A High Throughput Assay for Discovery of Bacterial β-Glucuronidase Inhibitors.

Ahmad S, Hughes MA, Lane KT, Redinbo MR, Yeh LA, Scott JE - Curr Chem Genomics (2011)

Schematic of the GUS high throughput enzyme assay.
© Copyright Policy - open-access
Related In: Results  -  Collection

License
Show All Figures
getmorefigures.php?uid=PMC3106358&req=5

Figure 1: Schematic of the GUS high throughput enzyme assay.
Mentions: Bacterial GUS activity can readily be measured using the substrate 4-methylumbelliferyl glucuronide (4MUG) [26]. Upon hydrolysis of 4MUG by GUS, the fluorescent compound 4-methylumbelliferone (4MU) is generated. We used this substrate to detect GUS activity in an end point assay that is amenable for high throughput screening for inhibitors of GUS. The assay was developed with a final volume of 50 µl using the 384-well plate format to match the intended screening format. The general assay set-up included the addition of diluted GUS enzyme to the well followed by the addition of 4MUG to initiate the reaction (Fig. 1). The reaction was terminated with the addition of a 1 M Na2CO3 solution and the fluorescence measured in a plate reader. The final assay buffer consisted of 50 mM HEPES pH 7.4 and 0.01% TX-100. The Km for 4MUG was experimentally determined to be 125 μM (data not shown) and therefore this was the concentration of 4MUG used in this assay. Stopping of the reaction was confirmed by time course studies following termination of the assay (data not shown).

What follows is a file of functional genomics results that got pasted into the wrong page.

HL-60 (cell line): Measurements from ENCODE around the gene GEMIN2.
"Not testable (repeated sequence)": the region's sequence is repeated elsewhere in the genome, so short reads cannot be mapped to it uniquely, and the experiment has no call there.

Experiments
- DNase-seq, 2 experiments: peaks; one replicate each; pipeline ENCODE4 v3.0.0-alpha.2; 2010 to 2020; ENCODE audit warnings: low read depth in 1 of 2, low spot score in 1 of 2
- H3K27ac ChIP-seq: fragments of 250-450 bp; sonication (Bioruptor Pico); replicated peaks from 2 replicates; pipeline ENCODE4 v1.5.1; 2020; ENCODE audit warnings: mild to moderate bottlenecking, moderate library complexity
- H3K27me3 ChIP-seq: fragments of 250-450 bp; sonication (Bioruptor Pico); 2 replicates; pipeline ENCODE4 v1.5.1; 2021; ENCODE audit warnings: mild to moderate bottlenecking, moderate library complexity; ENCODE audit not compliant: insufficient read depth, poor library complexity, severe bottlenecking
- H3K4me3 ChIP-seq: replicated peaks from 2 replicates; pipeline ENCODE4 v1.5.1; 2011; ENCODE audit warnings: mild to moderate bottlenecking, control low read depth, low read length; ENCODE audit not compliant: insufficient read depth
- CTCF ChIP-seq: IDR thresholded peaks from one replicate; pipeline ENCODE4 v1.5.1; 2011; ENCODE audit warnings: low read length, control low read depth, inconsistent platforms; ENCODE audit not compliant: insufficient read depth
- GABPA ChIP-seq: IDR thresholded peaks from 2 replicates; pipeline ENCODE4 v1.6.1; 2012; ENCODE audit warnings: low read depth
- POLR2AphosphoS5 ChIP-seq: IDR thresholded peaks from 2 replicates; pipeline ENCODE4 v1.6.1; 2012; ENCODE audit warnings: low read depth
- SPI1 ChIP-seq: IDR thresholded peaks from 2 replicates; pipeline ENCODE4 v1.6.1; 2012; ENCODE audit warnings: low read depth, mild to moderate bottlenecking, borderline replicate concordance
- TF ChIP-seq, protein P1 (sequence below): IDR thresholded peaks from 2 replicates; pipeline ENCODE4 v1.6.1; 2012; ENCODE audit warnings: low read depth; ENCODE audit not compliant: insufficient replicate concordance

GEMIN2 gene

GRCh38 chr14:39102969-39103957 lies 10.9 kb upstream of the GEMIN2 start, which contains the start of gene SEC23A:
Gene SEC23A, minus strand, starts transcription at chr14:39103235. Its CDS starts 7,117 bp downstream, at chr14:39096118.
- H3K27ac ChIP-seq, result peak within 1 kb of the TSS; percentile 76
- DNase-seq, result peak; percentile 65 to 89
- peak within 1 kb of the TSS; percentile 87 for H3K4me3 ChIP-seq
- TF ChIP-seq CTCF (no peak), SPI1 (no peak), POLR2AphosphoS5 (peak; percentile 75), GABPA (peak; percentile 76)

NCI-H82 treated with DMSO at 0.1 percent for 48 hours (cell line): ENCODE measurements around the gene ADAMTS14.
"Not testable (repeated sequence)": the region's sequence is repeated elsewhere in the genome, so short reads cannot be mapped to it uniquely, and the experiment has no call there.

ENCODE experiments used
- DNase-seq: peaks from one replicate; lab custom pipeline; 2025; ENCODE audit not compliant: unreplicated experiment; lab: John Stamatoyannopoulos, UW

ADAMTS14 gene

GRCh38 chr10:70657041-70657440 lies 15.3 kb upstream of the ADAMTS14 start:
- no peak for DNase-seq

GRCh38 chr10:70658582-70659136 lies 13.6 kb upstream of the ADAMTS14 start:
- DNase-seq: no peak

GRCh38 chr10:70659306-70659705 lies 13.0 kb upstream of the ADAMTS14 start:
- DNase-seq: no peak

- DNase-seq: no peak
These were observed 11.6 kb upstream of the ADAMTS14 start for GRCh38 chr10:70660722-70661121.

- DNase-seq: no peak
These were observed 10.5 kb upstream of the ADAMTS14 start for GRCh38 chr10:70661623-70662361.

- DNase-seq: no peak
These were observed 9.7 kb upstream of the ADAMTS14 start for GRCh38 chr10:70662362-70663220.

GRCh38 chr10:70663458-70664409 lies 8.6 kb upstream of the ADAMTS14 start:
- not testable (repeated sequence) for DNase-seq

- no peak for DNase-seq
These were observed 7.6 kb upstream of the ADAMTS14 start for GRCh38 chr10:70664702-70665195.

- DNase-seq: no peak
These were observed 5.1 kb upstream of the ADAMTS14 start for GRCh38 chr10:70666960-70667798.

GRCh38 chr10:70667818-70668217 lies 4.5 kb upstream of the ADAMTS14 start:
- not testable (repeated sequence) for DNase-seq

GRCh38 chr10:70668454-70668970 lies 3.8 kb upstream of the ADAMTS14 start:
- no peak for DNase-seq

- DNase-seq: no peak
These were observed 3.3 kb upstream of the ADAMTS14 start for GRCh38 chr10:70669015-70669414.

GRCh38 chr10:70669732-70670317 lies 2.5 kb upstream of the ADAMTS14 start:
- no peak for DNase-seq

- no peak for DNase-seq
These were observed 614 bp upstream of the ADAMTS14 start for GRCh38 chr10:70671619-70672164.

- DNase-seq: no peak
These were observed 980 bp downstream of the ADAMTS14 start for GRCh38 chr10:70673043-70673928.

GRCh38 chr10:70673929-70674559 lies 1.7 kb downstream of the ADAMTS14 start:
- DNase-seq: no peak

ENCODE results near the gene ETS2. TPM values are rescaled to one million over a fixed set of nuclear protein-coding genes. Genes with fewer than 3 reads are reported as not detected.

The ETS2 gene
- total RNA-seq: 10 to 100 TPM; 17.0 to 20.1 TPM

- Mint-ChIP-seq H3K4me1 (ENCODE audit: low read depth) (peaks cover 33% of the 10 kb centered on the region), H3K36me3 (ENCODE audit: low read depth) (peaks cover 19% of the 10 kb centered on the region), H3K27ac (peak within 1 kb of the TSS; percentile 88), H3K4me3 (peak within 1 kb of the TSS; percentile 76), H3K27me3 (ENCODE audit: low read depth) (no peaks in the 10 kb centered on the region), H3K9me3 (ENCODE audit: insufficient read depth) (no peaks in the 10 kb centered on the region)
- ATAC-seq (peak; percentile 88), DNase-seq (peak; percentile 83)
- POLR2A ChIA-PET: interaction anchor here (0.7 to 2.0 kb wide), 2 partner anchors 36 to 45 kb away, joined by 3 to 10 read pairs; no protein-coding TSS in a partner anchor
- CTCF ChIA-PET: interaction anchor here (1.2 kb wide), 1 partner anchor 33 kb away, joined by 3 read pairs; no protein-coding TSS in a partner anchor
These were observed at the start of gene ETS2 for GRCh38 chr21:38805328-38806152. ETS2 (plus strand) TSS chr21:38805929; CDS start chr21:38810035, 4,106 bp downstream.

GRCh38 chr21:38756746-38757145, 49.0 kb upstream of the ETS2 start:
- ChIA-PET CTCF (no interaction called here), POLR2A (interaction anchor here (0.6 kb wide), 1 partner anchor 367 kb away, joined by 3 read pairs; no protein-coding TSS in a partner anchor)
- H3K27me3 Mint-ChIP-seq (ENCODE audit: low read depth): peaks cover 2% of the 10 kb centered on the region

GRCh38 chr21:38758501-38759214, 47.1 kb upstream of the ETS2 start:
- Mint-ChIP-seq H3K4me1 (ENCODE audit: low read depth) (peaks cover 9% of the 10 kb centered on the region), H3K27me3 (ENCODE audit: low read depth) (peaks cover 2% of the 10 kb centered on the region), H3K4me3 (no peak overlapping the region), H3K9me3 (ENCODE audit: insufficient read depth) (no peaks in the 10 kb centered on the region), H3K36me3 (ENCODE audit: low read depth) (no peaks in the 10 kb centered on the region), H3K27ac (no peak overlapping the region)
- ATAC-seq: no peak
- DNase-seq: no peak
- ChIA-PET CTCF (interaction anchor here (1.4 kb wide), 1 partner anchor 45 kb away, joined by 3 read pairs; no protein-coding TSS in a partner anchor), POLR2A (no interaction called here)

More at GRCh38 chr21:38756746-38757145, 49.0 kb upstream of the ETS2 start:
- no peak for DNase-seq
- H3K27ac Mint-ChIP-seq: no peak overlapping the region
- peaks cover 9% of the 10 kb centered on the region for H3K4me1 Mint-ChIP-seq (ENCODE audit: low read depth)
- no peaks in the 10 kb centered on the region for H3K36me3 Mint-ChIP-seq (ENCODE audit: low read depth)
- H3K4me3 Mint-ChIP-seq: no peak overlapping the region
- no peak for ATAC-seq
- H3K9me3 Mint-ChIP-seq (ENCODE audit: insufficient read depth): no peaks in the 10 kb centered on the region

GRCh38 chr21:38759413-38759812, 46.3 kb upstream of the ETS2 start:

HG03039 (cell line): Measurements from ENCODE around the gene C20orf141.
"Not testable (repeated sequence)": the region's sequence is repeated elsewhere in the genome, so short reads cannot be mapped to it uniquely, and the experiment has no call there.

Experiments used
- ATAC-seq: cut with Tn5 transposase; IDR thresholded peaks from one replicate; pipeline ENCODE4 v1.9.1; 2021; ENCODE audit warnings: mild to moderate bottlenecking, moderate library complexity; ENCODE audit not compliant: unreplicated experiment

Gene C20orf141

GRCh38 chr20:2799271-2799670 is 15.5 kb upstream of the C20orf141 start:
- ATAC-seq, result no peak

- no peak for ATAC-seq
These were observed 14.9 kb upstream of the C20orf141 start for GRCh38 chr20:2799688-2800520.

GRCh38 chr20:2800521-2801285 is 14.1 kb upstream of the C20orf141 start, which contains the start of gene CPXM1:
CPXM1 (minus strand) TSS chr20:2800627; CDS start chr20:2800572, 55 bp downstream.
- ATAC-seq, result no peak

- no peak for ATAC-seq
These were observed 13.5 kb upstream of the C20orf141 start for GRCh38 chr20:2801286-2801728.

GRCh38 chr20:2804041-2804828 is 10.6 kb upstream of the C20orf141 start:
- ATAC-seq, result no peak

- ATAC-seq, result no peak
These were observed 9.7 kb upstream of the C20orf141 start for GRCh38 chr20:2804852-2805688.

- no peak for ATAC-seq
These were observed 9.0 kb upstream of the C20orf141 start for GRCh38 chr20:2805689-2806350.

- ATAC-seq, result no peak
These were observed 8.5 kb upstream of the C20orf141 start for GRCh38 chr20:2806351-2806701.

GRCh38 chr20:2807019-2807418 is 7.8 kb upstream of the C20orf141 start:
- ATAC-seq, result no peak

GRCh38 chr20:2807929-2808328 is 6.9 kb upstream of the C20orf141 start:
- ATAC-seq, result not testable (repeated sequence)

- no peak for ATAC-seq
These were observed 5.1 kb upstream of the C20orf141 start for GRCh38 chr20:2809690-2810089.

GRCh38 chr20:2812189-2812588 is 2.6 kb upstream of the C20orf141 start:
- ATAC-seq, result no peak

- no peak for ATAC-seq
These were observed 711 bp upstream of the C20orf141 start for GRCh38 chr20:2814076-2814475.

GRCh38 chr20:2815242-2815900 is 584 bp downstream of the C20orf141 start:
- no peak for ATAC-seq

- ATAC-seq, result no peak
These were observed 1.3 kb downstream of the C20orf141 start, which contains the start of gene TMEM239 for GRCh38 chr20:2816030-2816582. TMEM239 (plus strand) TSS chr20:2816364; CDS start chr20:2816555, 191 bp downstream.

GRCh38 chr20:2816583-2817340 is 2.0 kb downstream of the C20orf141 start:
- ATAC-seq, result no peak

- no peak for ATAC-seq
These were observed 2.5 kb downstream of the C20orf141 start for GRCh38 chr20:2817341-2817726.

Bottom Line: To identify chemical inhibitors of GUS activity, we employed and validated a high throughput, fluorescence-based biochemical assay and used this assay to screen a compound library.Novel inhibitors of GUS were identified with IC(50) values ranging from 50 nM to 4.8 µM.Our results demonstrate that this high throughput assay can be used to identify small molecule inhibitors of GUS.

View Article: PubMed Central - PubMed

Affiliation: Department of Pharmaceutical Sciences, Biomanufacturing Research Institute and Technology Enterprise, North Carolina Central University, 1801 Fayetteville Street, Durham, NC 27707, USA.

ABSTRACT
CPT-11 is a widely-used anti-cancer drug that is converted in vivo to its active metabolite, SN-38. In the liver, enzymes detoxify SN-38 by coupling it to a glucuronidate moiety and this inactive compound (SN-38G) is excreted into the gastrointestinal tract. In the intestine, commensal bacteria convert the SN-38G back to the active and toxic SN-38 using bacterial β-glucuronidase enzyme (GUS). This intestinal SN-38 causes debilitating diarrhea that prevents dose-intensification and efficacy in a significant fraction of patients undergoing CPT-11 treatment for cancer. This CPT-11 metabolic pathway suggests that small molecule inhibitors of GUS may have utility as novel therapeutics for prevention of dose-limiting diarrhea resulting from CPT-11 therapy. To identify chemical inhibitors of GUS activity, we employed and validated a high throughput, fluorescence-based biochemical assay and used this assay to screen a compound library. Novel inhibitors of GUS were identified with IC(50) values ranging from 50 nM to 4.8 µM. These compounds may be useful as chemical probes for use in proof-of-concept experiments designed to determine the efficacy of GUS inhibitors in altering the intestinal metabolism of drugs. Our results demonstrate that this high throughput assay can be used to identify small molecule inhibitors of GUS.

No MeSH data available.


Related in: MedlinePlus